As the administration of US President Donald Trump rushed to carry out more federal executions before the end of its term than any administration in decades, the movements against capital punishment and torture, including prolonged solitary confinement, received a boost last week from an unlikely source: architects.
On December 11, the Board of Directors of the American Institute of Architects (AIA) adopted a revision to its Code of Ethics and Professional Conduct to prohibit members from “knowingly designing spaces intended for execution and torture, including indefinite or prolonged solitary confinement of prisoners for 22 hours or more per day without meaningful human contact, for more than 15 consecutive days.”
The AIA is a voluntary member organization so this does not necessarily apply to all architects, but it is a meaningful step toward acknowledging that the death penalty and prolonged solitary confinement violate human rights. The AIA’s code of ethics already included a rule that “[m]embers should uphold human rights in all their professional endeavors” but the AIA had long resisted calls from Architects/Designers/Planners for Social Responsibility (ADPSR) and others to conclude that designing for death and torture constitutes a violation of that directive. Just last year, in response to renewed calls for this change, the organization issued another rejection concluding that the design of execution chambers was not necessarily unethical because the death penalty was legal in the United States. They went on to say that design of isolation cells would be problematic only if they were intended to inflict severe mental and physical pain or suffering, even if that was the effect.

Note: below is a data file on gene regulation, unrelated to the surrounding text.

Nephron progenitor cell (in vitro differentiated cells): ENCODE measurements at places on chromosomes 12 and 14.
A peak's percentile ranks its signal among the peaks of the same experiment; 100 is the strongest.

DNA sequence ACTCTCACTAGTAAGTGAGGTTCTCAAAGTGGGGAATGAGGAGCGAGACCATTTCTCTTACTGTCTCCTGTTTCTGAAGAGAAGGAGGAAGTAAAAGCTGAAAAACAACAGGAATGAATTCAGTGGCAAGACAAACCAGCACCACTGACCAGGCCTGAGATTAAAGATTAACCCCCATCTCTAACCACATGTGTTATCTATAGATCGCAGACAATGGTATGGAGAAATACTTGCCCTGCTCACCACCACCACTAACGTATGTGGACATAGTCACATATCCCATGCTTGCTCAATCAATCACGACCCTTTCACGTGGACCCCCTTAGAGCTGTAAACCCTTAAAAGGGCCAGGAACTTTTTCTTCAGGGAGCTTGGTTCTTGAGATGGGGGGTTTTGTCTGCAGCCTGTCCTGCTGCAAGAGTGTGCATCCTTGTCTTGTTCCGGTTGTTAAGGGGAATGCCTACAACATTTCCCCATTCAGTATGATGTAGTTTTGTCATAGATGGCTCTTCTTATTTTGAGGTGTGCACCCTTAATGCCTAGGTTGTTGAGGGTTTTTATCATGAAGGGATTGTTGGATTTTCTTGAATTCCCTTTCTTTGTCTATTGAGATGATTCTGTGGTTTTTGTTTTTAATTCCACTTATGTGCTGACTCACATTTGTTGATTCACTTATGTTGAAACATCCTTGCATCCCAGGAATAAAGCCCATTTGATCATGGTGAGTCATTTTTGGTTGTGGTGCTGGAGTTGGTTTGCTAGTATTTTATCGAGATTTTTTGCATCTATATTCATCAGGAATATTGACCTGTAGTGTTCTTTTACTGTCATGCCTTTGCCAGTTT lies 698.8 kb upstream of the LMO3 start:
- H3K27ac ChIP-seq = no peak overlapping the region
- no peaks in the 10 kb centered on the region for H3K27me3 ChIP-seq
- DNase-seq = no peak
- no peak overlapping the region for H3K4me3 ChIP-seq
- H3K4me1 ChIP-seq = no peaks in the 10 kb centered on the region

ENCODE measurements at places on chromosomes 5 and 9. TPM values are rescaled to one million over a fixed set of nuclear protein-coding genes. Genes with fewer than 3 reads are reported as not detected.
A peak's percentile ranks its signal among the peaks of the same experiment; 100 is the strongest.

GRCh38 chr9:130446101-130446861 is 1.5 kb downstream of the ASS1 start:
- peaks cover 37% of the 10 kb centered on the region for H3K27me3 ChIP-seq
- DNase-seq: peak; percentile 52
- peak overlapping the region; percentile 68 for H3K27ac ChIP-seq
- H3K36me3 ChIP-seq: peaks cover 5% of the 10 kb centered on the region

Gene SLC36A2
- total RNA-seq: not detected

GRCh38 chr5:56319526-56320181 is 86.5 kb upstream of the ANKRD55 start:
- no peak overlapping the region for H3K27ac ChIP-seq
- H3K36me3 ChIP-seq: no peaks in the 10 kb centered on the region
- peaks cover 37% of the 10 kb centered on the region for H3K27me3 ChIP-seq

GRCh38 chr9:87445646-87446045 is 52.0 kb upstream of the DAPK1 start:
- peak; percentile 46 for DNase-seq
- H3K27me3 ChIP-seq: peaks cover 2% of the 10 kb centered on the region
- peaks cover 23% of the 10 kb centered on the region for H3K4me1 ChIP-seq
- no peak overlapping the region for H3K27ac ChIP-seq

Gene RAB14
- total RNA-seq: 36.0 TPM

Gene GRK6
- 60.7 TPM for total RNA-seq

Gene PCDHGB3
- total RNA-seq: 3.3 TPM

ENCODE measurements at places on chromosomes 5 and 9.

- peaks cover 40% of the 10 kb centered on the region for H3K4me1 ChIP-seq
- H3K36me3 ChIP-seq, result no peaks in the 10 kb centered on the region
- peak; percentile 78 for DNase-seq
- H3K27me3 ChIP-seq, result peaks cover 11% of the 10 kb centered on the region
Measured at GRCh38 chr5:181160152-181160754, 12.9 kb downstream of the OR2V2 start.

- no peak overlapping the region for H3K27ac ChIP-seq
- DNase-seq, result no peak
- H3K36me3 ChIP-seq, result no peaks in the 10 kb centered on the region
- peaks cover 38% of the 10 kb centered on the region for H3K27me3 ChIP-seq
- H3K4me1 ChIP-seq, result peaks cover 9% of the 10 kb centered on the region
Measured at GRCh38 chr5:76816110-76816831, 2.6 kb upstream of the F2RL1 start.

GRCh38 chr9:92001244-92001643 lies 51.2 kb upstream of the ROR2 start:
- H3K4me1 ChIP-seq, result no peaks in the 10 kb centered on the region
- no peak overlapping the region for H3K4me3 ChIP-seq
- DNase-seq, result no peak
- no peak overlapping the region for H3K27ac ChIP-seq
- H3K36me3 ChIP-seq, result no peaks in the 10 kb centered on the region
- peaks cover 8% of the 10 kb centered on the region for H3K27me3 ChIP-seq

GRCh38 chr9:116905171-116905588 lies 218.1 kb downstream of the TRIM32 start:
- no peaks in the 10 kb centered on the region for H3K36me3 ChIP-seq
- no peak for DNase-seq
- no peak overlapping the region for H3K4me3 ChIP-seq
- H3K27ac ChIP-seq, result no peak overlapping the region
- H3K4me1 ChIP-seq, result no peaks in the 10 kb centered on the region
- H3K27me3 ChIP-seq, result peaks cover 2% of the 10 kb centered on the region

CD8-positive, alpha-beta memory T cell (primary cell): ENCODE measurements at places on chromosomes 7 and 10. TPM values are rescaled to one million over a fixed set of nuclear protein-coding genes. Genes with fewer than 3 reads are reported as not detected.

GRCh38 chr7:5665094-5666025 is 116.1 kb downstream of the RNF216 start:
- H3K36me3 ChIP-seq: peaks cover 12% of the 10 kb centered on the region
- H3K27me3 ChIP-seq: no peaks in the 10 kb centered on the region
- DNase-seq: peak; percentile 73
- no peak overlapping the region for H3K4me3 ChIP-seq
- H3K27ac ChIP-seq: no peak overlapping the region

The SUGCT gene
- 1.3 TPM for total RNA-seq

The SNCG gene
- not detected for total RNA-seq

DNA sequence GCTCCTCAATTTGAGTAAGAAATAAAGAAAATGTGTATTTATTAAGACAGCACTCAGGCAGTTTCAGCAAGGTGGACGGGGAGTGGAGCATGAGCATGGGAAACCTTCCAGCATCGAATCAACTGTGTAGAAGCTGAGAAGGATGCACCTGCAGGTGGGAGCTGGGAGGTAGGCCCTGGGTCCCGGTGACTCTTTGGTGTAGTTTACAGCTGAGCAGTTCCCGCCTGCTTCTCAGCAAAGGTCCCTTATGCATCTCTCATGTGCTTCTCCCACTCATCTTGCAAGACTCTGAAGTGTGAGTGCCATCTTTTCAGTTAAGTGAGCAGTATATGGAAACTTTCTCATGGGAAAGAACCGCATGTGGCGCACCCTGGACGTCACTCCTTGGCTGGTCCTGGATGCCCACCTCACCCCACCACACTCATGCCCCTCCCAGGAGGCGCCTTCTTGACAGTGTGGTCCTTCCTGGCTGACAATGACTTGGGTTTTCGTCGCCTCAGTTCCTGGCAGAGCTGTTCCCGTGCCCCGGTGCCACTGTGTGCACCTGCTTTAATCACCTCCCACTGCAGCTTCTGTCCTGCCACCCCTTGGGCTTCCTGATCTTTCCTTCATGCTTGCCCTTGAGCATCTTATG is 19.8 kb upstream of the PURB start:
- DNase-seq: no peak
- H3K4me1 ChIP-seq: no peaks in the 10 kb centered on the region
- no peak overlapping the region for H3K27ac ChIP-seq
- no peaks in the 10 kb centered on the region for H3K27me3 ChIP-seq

But the organization reversed course this week by adopting the new rules, “prompted by social movements, demands for justice and the nation’s unprecedented reckoning with inequity.”
Though the code applies only in a limited way to one profession, it represents a
huge win for human rights. It’s the result of years of activism by architects themselves. It’s also an important reminder that human rights activism comes in many forms and often is most effective when conducted by those who don’t necessarily consider themselves human rights activists.
When every one of us sees the defense of human rights as part of our personal responsibility, whether it be through our professions or daily lives, we will be much closer to a world that fully realizes the rights of all.